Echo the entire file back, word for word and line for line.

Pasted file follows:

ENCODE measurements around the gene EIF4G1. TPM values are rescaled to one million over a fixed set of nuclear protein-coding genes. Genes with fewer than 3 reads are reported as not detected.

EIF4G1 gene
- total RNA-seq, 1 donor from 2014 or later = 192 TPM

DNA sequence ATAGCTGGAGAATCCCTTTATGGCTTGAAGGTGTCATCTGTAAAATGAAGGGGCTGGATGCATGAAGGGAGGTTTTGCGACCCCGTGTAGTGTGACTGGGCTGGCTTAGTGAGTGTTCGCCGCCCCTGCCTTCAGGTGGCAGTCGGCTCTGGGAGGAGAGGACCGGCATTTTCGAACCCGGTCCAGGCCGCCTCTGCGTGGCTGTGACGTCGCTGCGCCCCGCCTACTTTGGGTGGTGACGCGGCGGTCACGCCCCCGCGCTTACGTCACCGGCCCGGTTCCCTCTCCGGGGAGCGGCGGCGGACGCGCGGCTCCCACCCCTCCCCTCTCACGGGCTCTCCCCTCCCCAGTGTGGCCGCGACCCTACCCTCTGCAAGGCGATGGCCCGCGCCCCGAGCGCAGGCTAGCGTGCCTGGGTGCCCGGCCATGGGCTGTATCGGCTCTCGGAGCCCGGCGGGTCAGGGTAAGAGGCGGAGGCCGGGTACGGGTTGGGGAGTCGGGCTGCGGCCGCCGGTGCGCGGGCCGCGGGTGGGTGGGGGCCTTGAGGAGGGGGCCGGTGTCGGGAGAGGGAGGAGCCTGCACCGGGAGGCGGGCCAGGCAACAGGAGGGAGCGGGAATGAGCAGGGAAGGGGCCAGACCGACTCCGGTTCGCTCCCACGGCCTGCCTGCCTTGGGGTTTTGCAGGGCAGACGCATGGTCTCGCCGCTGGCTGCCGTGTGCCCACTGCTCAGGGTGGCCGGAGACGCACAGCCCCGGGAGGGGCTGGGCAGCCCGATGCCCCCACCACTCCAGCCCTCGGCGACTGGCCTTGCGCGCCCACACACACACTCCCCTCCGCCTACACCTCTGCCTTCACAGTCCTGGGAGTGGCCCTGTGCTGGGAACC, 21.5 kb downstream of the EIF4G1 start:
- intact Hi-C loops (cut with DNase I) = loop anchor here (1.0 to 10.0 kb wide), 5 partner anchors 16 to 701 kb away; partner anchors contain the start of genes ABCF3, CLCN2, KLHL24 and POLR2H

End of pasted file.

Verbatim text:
ENCODE measurements around the gene EIF4G1. TPM values are rescaled to one million over a fixed set of nuclear protein-coding genes. Genes with fewer than 3 reads are reported as not detected.

EIF4G1 gene
- total RNA-seq, 1 donor from 2014 or later = 192 TPM

DNA sequence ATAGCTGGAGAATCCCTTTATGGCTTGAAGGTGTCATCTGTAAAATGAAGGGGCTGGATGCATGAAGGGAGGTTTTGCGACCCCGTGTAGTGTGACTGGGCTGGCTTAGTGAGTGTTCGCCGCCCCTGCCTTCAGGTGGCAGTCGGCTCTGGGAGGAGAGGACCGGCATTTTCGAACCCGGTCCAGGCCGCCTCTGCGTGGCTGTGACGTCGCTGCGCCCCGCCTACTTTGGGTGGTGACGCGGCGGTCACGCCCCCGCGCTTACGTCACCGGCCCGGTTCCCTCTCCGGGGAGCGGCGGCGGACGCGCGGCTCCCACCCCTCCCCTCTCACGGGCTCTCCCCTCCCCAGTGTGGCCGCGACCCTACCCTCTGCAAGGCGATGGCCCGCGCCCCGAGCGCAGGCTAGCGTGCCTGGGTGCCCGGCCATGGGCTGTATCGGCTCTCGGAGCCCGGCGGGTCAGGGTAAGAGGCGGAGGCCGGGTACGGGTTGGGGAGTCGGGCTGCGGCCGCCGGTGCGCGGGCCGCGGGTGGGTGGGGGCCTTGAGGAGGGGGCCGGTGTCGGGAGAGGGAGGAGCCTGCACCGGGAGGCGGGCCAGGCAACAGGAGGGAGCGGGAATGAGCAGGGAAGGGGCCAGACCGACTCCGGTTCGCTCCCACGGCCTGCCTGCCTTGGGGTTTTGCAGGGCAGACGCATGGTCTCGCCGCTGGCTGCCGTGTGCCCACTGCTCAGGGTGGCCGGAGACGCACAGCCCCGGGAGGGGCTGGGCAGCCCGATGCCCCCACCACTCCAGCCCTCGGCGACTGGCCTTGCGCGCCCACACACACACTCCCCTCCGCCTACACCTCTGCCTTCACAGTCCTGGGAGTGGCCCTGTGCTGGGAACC, 21.5 kb downstream of the EIF4G1 start:
- intact Hi-C loops (cut with DNase I) = loop anchor here (1.0 to 10.0 kb wide), 5 partner anchors 16 to 701 kb away; partner anchors contain the start of genes ABCF3, CLCN2, KLHL24 and POLR2H